The Greatest Power Known to Man in this World
His name was Wernher von Braun. He was the German-born rocket scientist who, along with his German V-2 missile team of more than four hundred scientists, research and development specialists, was taken into custody by the U.S. Army in 1945. Numerous authorities have observed that the technical thinking of these rocket leaders was twenty-five years ahead of U.S. rocketry work at that time. Eventually, 118 of these German missile experts came to the U.S. and worked for the U.S. Army in rocket development at Fort Bliss (El Paso, TX) in the late 1940s. In the spring of 1950, “von Braun and his team of peripatetic rocketeers moved with their families to their new verdant ‘homeland’” in northern Alabama (Huntsville) to form the Huntsville and Redstone Arsenals there for the newly minted Army Ordinance Rocket Center (Ward 73).
Wernher von Braun became director of the National Aeronautics and Space Administration’s George C. Marshall Space Flight Center at Huntsville, Alabama, in 1960. He died June 16, 1977. The New York Times ran a lengthy front page June 18 obituary written by its space writer John Noble Wilford. The obituary was extended inside for a full page. It stated, “Dr. von Braun’s name perhaps more than any other, [is] synonymous with space travel.”
Long time religion writer for The Associated Press, George W. Cornell, quoted von Braun in another 1977 feature obituary. Von Braun said, “Prayer is the most important work of man” (qtd. in Ward 258, emp. added). Wernher von Braun was a man of great faith in God. In an interview with United Press International religion columnist Louis Cassels, Dr. von Braun stated:
Any effort to visualize God, to reduce Him to our comprehension, to describe Him in our language, beggars His greatness. . . . I find it best to accept God as an intelligent will, perfect in goodness, revealing Himself in the world of experience. . . . Thus, in this age of space travel which dramatizes the immensity of the universe, men must enlarge their concept of God and recognize that He is not a local deity of this planet but the creator and master of everything. Manned space flight is an amazing achievement, but it has opened for us thus far only a tiny door for viewing the awesome reaches of space. Our outlook through this peephole at the vast mysteries of the universe only confirms our belief in its creator. (40A)
All of this reminds me of the mid twentieth century Pittsburgh preacher, Samuel Shoemaker, who, in his sermon “Lord, Teach Us to Pray,” addressed the issue of the power of prayer. Shoemaker says:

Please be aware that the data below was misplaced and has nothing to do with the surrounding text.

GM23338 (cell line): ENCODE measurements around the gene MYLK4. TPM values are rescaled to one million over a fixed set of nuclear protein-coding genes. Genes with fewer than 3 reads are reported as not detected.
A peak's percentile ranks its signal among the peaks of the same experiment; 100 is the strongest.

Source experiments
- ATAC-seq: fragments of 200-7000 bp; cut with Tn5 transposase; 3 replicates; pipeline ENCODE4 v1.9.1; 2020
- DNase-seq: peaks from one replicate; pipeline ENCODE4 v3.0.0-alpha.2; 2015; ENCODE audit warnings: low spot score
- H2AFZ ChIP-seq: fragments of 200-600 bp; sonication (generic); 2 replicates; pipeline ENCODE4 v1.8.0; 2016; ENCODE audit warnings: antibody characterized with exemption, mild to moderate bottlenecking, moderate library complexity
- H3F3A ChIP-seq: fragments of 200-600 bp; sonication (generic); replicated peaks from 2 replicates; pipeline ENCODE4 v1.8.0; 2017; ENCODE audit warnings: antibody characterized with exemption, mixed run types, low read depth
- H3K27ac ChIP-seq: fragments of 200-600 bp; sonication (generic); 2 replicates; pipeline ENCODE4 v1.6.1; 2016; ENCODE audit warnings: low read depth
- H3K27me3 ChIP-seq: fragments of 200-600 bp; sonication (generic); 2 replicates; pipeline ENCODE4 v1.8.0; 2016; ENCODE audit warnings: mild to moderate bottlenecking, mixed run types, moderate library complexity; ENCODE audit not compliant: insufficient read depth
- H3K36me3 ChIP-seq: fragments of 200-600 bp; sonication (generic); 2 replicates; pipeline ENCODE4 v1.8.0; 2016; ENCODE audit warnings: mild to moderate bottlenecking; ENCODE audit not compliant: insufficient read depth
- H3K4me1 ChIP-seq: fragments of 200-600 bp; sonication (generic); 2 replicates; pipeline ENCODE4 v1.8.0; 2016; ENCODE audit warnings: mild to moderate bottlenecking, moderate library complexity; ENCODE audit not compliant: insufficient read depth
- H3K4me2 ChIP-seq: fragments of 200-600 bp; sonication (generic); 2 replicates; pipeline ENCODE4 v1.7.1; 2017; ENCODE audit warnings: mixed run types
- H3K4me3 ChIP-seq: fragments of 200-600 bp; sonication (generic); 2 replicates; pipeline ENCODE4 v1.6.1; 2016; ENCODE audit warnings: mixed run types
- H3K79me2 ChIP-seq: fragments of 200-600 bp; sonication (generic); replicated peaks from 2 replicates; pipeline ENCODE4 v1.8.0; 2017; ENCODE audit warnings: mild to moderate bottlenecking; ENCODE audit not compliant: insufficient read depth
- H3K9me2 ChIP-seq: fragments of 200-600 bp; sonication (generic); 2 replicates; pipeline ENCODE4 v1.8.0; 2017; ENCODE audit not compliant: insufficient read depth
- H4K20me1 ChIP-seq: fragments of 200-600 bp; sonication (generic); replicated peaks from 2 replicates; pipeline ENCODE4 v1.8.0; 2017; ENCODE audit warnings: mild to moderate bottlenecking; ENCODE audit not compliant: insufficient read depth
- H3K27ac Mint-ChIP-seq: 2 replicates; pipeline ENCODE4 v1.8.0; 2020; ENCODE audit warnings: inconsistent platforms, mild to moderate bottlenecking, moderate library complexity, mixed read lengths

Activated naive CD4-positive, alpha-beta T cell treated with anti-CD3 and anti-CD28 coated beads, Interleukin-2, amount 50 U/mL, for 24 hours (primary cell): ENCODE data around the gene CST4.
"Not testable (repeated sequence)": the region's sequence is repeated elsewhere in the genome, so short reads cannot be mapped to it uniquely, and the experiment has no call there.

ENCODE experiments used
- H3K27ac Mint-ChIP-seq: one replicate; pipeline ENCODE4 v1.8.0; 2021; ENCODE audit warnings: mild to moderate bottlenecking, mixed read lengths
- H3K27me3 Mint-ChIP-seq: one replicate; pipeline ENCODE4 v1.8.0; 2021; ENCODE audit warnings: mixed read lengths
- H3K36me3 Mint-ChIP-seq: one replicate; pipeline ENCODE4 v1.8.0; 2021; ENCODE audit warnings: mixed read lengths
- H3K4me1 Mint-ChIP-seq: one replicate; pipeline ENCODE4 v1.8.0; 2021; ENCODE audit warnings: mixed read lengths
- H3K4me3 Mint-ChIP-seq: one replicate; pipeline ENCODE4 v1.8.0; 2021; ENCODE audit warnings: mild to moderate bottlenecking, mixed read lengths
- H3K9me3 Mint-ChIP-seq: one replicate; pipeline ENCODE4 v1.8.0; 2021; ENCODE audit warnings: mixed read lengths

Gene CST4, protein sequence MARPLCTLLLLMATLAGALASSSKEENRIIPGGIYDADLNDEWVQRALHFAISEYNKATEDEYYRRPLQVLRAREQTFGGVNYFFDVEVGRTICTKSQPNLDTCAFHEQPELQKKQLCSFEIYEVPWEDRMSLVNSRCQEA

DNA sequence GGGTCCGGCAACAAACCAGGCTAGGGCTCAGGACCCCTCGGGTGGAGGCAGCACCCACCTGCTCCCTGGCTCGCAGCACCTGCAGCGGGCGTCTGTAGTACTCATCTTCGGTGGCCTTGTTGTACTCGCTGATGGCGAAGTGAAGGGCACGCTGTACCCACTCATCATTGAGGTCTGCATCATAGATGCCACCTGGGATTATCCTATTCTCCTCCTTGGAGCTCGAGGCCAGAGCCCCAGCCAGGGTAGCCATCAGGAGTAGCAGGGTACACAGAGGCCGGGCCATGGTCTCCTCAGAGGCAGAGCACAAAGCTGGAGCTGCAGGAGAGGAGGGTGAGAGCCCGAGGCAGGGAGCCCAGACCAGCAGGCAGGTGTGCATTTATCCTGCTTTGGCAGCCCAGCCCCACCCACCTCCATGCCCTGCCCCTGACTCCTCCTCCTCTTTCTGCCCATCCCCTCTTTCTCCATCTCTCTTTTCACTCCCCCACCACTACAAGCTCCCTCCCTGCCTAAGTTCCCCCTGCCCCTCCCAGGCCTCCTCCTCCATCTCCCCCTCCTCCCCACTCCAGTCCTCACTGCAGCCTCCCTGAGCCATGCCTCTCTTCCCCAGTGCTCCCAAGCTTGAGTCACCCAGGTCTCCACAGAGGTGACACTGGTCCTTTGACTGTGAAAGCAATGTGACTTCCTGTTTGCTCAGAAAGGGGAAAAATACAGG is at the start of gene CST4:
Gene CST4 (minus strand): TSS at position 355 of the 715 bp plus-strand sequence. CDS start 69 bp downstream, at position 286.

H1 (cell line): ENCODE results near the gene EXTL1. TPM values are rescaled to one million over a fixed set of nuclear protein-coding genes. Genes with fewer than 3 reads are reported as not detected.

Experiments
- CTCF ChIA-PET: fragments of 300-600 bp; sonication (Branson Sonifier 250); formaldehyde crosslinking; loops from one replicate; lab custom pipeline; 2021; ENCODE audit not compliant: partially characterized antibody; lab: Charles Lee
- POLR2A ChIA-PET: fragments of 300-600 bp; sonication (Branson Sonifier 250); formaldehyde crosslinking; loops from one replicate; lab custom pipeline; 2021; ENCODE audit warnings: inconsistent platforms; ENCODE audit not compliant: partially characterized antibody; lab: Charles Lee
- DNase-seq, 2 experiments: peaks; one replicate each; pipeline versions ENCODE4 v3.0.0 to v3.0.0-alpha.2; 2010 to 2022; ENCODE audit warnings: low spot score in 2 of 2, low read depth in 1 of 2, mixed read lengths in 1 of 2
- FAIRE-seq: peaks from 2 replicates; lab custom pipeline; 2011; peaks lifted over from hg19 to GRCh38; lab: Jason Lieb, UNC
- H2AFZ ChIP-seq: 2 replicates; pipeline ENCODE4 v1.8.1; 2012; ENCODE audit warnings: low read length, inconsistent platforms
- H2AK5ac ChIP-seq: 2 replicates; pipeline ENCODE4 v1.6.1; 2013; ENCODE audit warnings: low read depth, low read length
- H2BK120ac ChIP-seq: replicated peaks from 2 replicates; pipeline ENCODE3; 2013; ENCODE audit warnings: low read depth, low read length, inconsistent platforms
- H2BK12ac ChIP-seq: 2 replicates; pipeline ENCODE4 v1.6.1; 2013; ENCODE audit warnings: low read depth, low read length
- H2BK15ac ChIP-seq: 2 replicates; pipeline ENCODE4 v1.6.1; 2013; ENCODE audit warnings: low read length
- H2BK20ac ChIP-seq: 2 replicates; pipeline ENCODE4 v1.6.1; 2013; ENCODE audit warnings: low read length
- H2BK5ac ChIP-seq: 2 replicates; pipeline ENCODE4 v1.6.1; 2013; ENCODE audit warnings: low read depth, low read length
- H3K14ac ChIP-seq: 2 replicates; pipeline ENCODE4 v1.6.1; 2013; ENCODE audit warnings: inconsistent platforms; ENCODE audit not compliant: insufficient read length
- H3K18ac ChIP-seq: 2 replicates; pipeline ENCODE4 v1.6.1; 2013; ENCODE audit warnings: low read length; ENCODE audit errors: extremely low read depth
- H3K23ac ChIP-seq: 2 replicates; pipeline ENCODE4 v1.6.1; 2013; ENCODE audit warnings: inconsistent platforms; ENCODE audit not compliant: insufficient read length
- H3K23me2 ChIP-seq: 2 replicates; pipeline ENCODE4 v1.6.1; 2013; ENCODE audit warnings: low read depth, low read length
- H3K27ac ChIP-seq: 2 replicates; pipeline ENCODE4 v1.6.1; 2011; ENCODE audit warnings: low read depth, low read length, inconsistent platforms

Whether anything happens in prayer depends on what kind of god God is. If He created the universe . . . and then retired beyond where we can get in contact with Him, prayer is a vain effort. . . . He is not like that. . . .
Let me try to answer that, not from my own wisdom, but from that of a man who graduated Princeton with the highest honors in all its history—signe cum laude—the late Dr. Henry Norris Russell, of the department of astronomy [1905-1947]. One evening he had been giving us some hair-splitting figures on the size of the universe. Talking with him afterwards, I said, “Dr. Russell, how is it possible that an infinite God can have time for us?” He replied (and I recall his exact words), “The trouble is that your infinite God is not infinite enough. If He is really infinite, He can dispatch the affairs of this universe in the twinkling of an eye, and then have all the time in the world for you.” . . . He was a great scientist, and a great Christian. His word gave great lift to a young man seeking foundations for his faith! (102)
Among the greatest needs in the land today is for citizens of the nation, individually and collectively, to recognize the greatest power known to humans as we live in the world—the power of God through prayer. The power of prayer implies the posture of the identity of humanity—the image of God—that enables a human to seek, obey, and worship God (cf. Genesis 1:26-27; Acts 17:26-27). The power of prayer implies the power of morality. Any philosophy of life that negates the existence and power of God is without an absolute point of reference for morality and ethics. The power of prayer implies the protector of liberty. True faith in God is no threat to civil society. It is absolutely vital to the survival of civility. Prayer is a reminder of the absolute foundation of freedom. Thus, the first “Representatives of the United States of America, in General Congress [appealed] to the Supreme Judge of the world . . . with firm reliance on the protection of divine Providence. . . .” (Declaration of Independence).
“The fear of man lays a snare, but whoever trusts in the Lord is safe. Many seek the face of a ruler, but it is from the Lord that a man gets justice” (Proverbs 29:25-26). “Nevertheless, when the Son of Man comes, will He find faith on the Earth” (Luke 18:8)?
-Charles C. Pugh III
Cassels, Louis. “Science-Discredits-God Idea Baffles Wernher Von Braun.” Columbus Dispatch. 26 June 1969: 40A
Shoemaker, Samuel. “Lord, Teach Us to Pray.” 20 Centuries of Great Preaching. Vol. 11. Waco: Word, 1971.
Ward, Bob. Dr. Space: The Life of Wernher von Braun. 2005. Annapolis: Naval Institute, 2009.